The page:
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    IP And Public Health, Biotech Rise As Issues In TPP Negotiations

    Published on 30 July 2013 @ 1:33 pm

    By for Intellectual Property Watch

    Intellectual property and the issues of biotechnology and public health are rising concerns for stakeholders to the Trans-Pacific Partnership agreement negotiations.

    The 18th round of TPP negotiations took place from 15-25 July in Kota Kinabalu, Malaysia.

    In the latest round of negotiations, participating countries “reached agreement” on a wide range of technical issues surrounding market access, rules of origin, technical barriers to trade, investment, financial services, e-commerce, and transparency, according to a statement released 25 July by the Office of the USTR.

    USTR said countries “found common ground on issues that allowed them to make progress in the negotiating groups covering intellectual property, competition, and environment,” and “agreed on next steps and an overall plan for achieving these market access outcomes.”

    Froman and TPP ministers plan to “engage regularly” in the weeks prior to the next round of negotiations, to be held in Brunei from 22-30 August. It comes alongside the scheduled meeting of the economic ministers of the Association of South-East Asian Nations (ASEAN).

    No further details were available on the highly confidential negotiations. In general, members of industry have access to the negotiation details while nongovernmental groups and media do not.

    BIO Calls for Strong IP

    The US-based Biotechnology Industry Organization (BIO) issued a letter on 18 July and white paper to US Trade Representative Michael Froman, urging him to support strong intellectual property standards and protection throughout the Trans-Pacific Partnership (TPP) region.

    Countries negotiating the TPP include Australia, Brunei Darussalam, Canada, Chile, Malaysia, Mexico, New Zealand, Peru, Singapore and Vietnam, with Japan recently joining.

    In its letter, BIO President and CEO James Greenwood stated, “A successful TPP Agreement will create an environment that promotes collaboration and innovation throughout the trans-Pacific region.”

    Greenwood said that a “robust and forward-looking set of intellectual property (IP) standards shared by all TPP members” is a critical component of such an environment. He referred to BIO’s white paper for more detailed arguments to further support of the group’s request.

    According to the white paper, “the realities of modern research and development” in the biotech industry are such that “each TPP member has the potential to participate in the discovery and development of new biological products, or new uses of existing products.”

    BIO claims that this potential for “any TPP country to be the seed” of discovery, innovation and development necessitates a “certain and consistent” IP system across all TPP countries.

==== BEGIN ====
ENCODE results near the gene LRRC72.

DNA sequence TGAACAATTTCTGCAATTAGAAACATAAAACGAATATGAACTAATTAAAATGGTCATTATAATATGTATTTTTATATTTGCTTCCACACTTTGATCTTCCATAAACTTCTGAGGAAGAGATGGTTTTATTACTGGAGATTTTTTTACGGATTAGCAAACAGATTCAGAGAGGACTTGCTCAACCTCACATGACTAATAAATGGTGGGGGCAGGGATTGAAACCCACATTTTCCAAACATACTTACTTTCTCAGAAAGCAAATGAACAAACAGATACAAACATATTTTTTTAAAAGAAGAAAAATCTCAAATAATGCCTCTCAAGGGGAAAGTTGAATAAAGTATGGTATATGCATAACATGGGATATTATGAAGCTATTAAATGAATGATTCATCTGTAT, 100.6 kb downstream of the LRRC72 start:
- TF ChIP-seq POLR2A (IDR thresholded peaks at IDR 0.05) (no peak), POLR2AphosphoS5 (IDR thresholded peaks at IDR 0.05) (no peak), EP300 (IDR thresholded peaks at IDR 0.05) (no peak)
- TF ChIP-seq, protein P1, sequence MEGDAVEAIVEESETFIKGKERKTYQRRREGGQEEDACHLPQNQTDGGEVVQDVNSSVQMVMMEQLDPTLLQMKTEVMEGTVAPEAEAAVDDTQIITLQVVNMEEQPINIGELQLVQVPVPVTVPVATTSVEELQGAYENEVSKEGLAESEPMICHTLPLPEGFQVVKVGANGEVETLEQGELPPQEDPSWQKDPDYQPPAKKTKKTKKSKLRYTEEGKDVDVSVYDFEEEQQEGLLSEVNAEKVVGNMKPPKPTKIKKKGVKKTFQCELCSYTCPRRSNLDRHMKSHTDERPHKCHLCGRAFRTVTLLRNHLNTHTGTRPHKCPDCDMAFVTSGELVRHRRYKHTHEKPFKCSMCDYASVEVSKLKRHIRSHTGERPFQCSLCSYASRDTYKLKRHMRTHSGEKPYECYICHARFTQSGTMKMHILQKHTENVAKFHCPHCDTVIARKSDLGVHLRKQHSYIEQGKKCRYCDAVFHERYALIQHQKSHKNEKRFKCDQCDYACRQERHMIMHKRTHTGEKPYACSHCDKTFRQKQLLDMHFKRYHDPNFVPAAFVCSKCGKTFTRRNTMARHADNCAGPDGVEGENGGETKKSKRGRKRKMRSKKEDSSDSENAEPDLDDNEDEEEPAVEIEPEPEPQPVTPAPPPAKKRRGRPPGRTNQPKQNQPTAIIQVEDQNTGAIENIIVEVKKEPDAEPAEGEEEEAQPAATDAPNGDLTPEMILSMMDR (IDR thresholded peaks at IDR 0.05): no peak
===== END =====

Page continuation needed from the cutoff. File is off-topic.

BIO also said that differences in IP infrastructure will impede collaboration, and for this reason a strong set of IP standards is “imperative”. The white paper underscores data, patent and trade secret protection to be of particular importance and relevance to biological products.

    MSF Warns Against Overly Strong IP

    On the other side of the debate, nongovernmental organisations and civil society members such as Médecins Sans Frontières (MSF, Doctors without Borders) have been vocal in their protest against strict and “damaging” IP provisions set forth by the US.

    In an open letter [pdf] to TPP countries, MSF expressed its concern that these provisions pose “a direct threat to the future availability of affordable medicines for MSF’s patients and for millions of others around the Asia-Pacific region.”

    Considering the potential for TPP to “become a global standard,” MSF encourages negotiating countries to “reject provisions that will harm access to medicines and ensure that the final text is aligned with relevant global public health commitments.”

    A related 15 July MSF press release is available here.

    Brittany Ngo is currently completing her Master’s in Health Policy and Global Health at the Yale School of Public Health and previously obtained a Bachelor’s of Arts in Economics from Georgetown University. Through her studies she has developed an interest in health-related intellectual property issues. She is a summer intern at Intellectual Property Watch.

     

    Brittany Ngo may be reached at info@ip-watch.ch.

     

    Comments

    1. IP And Public Health, Biotech Rise As Issues In TPP Negotiations | Don't trade our lives away says:

      [...] Source: IP watch [...]

    2. International Coalition Counters TPP Secrecy With Open Copyright Forum | Intellectual Property Watch says:

      [...] The latest round of TPP negotiations took place from 15-25 July in Kota Kinabalu, Malaysia (IPW, Bilateral/Regional Negotiations, 30 July 2013). [...]